Jan / 23
26 Jan / 23
Varied and valuable reflections occurred throughout the Art of Tinkering Workshop.
Over the last few weeks I’ve been sharing my experience from the Art of Tinkering Workshop (check out Week 1 and Week 2). In order to write these posts I’ve been reflecting a lot and it’s through these reflections that I’m starting to realise the learning that I experienced. As one of my professors used to say, “you don’t learn from experience, you learn from reflecting on the experience”. But my experience reflecting on the workshop hasn’t just been limited to post-workshop reflection. Reflection was a core component of the workshop itself. After every activity we took time to reflect on what we had done and to consider our own ideas of what it means to tinker.
A participant ponders their plan with a “Less to More” graph in the background.
During the workshop we reflected in a variety of ways. Sometimes we considered activities on a spectrum of “Less to More”. Other times we reflected through responding to a prompt like “what surprised you?” or “what did you find challenging?”. Reflection was such a key component of the workshop that it formed one of the three guiding principles that the Facilitation team embodied in the planning and execution of the workshop. These guiding principles were Plan > Facilitate > Reflect (Repeat).
But even without these formal moments of reflection, reflection was constantly being encouraged. During activities, facilitators would ask questions, “why are you doing that?”, “what do you want this to do?”. These questions encouraged us to share what we were doing and to reflect on how they helped execute our intention.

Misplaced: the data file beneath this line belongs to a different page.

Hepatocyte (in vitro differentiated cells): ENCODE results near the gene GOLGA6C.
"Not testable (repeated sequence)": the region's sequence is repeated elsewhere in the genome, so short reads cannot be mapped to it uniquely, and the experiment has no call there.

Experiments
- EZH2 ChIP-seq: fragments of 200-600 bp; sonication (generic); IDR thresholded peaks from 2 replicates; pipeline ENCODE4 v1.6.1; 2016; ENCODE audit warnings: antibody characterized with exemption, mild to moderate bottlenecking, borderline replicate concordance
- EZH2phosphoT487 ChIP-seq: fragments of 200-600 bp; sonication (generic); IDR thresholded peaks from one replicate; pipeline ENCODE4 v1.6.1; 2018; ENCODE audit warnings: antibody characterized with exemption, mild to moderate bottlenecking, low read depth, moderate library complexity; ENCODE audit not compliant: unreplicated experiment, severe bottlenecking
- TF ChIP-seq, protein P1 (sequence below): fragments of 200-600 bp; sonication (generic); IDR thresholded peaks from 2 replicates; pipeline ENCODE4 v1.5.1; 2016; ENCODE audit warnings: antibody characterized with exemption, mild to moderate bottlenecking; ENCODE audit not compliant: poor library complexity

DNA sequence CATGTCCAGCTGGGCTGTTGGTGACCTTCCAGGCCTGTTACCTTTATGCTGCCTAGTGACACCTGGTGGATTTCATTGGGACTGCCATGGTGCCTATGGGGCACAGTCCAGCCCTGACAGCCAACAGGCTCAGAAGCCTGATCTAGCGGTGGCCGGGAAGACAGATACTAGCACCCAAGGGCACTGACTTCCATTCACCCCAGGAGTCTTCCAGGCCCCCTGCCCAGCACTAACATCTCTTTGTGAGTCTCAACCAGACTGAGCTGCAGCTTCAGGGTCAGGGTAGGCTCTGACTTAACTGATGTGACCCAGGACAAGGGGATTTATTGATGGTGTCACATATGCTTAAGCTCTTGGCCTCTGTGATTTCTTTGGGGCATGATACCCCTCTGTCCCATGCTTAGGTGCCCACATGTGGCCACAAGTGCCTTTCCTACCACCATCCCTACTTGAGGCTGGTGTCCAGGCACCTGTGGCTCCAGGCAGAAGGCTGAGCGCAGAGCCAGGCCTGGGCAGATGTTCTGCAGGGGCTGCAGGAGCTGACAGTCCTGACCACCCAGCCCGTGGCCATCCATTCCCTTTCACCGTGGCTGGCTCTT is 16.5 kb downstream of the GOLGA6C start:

Group reflections were a regular part of the workshop.
Moments of reflection also led to wider conversation about perspectives, definitions, and personal contexts. This was valuable because it expanded my understanding of different contexts for tinkering and learning, and how activities could be adapted for different audiences. One of my major takeaways from the workshop was that many tinkering activities are not age dependent. Participants of any age can engage in impactful tinkering activities, what matters is the type of reflection that follows the activity. Experiencing this first hand has been pretty profound and I was only able to experience it because I was able to be a learner in a tinkering environment for the first time in a long time. The depth of reflections changed the experience of tinkering for me.
Reflection was not limited to verbal communication. Mediums like drawing and writing elicited different responses.
From reflecting on the overall workshop experience, my ultimate takeaway is the value and impact that a considered tinkering experience can have on a learner. Through tinkering I discovered so much about the peers in the workshop, and I pushed my own understanding of learning. I’m excited to share these experiences with more people in my new role with the Tinkering Studio!
Thanks for following along over these last few weeks. As always, if you have any questions or comments, feel free to reach out. I’d love to hear from you - email@example.com.